Part one of many
“But it’s so farrrrrrrrr.”-Everyone, about Australia
Damn you, Sydney. You gleaming jewel by the harbor, shimmering in a gown of aqua blue sequins. You say, “This old thing?” and you mean it sincerely because you’re innocent like that. Or naive. You’re open and honest and you don’t give a rip what the rest of the world thinks of you. You’re far from everything, that remoteness providing you a promised land for the weird and the wonderful; spiders the size of your hand, budgie smugglers and blistering beaches on Christmas Day.
When the world comes to visit, they don’t want to leave, relishing the pace of life and the flawless weather. They begin to imagine commuting to work on the ferry. They get behind the idea that flip-flops are proper footwear and acceptable for any occasion. “No worries” enters their lexicon immediately as though it’s always been there, they end their sentences with a questioning lilt and before they know what hit them, they’re happy to pay $25 for a salad.
“If Paris is the city of lights, Sydney is the city of fireworks.”-Baz Luhrmann
You’re a seductress, Sydney. Though some may call you soulless, those fortunate enough to know you, love you. You never fail to astonish just by being who you are. Some folks are daunted by the distance… “Gosh, I could never fly in a plane for that long”… but this just means that they aren’t yet worthy of you and the bag of tricks you have up your [short] sleeve. Sadly, you hover on so many bucket lists, certainly near the top, but for some, there you will remain- on paper- to be passed over for places closer by.
For those bold enough to cross it off, we salute you and your gumption. As insiders, we know that Sydney is full of things to do, and we’ve done ‘heaps’ of them. It thrills us to take our visitors to spots that we know will represent the best of what Sydney offers. From the well-known to those that fly seriously under the radar, we’ve had some great experiences and are always discovering more. If you’re planning a trip to the Harbour City or thinking about doing so (can we tempt you?) you’ll want to have a look at our favorites.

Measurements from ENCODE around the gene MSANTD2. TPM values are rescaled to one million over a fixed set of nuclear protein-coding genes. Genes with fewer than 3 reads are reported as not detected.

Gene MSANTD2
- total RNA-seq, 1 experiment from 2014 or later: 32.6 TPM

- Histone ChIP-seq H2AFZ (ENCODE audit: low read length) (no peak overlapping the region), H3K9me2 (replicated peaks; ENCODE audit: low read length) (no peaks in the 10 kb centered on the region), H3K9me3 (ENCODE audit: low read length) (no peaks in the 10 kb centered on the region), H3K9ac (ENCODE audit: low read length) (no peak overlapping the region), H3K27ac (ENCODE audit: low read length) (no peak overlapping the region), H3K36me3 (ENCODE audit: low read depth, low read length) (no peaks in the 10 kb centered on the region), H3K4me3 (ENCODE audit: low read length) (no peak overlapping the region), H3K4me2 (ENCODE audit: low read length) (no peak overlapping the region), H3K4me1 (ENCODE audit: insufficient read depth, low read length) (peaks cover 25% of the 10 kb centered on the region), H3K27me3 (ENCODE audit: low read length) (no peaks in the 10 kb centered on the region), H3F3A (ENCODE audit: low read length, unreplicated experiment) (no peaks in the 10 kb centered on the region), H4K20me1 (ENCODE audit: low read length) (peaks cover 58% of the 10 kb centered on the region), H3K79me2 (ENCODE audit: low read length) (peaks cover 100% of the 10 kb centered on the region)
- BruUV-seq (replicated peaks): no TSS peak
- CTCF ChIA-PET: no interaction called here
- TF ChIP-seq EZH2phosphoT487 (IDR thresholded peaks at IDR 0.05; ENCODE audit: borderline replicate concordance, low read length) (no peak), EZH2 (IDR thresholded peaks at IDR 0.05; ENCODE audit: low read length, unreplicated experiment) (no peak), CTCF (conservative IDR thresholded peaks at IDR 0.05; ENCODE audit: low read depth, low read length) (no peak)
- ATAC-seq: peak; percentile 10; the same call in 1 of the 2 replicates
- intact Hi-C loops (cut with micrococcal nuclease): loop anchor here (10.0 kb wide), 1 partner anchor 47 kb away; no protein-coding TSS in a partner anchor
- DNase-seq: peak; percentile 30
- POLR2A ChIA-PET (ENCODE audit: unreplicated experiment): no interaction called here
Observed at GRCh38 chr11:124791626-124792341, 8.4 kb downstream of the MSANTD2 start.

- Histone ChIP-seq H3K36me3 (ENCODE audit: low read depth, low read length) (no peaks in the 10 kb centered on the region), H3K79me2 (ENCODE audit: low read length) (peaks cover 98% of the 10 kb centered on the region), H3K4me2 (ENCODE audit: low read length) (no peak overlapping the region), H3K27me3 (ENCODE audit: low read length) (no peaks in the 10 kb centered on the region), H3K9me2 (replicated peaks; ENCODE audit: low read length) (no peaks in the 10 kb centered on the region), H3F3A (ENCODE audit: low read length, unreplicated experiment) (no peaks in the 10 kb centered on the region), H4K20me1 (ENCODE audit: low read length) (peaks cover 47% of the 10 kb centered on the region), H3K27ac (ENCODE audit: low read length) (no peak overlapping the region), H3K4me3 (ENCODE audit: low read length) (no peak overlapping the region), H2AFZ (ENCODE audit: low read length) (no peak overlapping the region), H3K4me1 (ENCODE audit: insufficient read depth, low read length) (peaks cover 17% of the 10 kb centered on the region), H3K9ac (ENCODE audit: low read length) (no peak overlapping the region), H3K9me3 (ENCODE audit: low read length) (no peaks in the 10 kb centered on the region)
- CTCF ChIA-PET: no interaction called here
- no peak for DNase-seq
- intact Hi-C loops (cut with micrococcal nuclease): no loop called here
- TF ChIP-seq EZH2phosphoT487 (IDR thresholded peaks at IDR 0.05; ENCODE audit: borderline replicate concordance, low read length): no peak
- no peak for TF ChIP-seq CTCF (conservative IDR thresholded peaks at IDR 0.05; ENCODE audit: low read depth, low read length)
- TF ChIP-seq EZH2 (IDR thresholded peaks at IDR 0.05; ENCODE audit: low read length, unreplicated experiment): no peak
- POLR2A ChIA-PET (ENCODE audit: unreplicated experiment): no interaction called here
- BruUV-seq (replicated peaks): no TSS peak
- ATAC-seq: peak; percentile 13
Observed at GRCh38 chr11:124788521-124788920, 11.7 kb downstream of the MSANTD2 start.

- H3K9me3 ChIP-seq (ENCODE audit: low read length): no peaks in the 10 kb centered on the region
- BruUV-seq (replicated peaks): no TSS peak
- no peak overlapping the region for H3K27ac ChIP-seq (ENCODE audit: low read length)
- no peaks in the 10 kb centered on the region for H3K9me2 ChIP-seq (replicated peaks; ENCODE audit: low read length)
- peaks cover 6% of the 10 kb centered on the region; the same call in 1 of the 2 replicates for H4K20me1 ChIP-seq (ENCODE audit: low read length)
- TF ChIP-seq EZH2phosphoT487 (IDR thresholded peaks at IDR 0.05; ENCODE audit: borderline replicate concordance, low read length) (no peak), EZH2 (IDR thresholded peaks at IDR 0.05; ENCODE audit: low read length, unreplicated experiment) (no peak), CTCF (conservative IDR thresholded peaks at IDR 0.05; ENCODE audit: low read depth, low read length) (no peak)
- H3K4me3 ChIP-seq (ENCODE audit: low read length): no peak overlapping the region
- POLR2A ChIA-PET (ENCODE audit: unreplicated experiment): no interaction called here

Bountiful Brunch at the Shangri-La
Not only is this a bottomless mimosa and Bellini situation, you’ll also delight in truly extraordinary long range views and local Sydney Rock Oysters to your hearts’ content. Overlooking both of Sydney’s iconic symbols, the Harbour Bridge and the Opera House, these will be some of your best classic photo memories. Along with the oysters, expect prawns, local pastry and cheeses, blue swimmer crab omelets and a plethora of other delicious choices. Request a table by the windows, and don’t dilly dally. Bookings fill months in advance as there are only two seatings. Should you feel particularly festive, upgrade to bottomless Veuve for an additional cost. Sat. 11-1 and 1.30-3 Sun. 11.30-2.30
Everyone talks about Taronga Zoo, and for glamping, (aka Roar and Snore) it was a sure fire hit- at least it was for us. However, if you’re willing to travel a bit further out, our absolute number one choice for Aussie animal encounters is this little spot in Calga. A working wildlife sanctuary, it’s only an hour from the CBD, and an intimate way to experience koalas, kangaroos, echidnas, flying foxes, dingos, wombats and wallaby’s, plus a few other surprises including some slithery friends to boot. There are options to stay overnight in one of the self-contained cabins if you wish to extend your visit. For those with a real desire to commune with the local flora, you can sleep under the stars in a tent . Hiring a personal ranger for up close visits with the animals is highly recommended. Seriously, how many times will you have a chance to pat a dingo or stroke a koala? The area is steeped in Aboriginal history, and ancient Aboriginal sandstone artifacts are on the grounds should you be keen to explore. (You totally should.) Open everyday except Christmas, 9-5. Make sure to stick around for the ranger talk on bush tucker and keep an eye out for pouch peeping joey’s.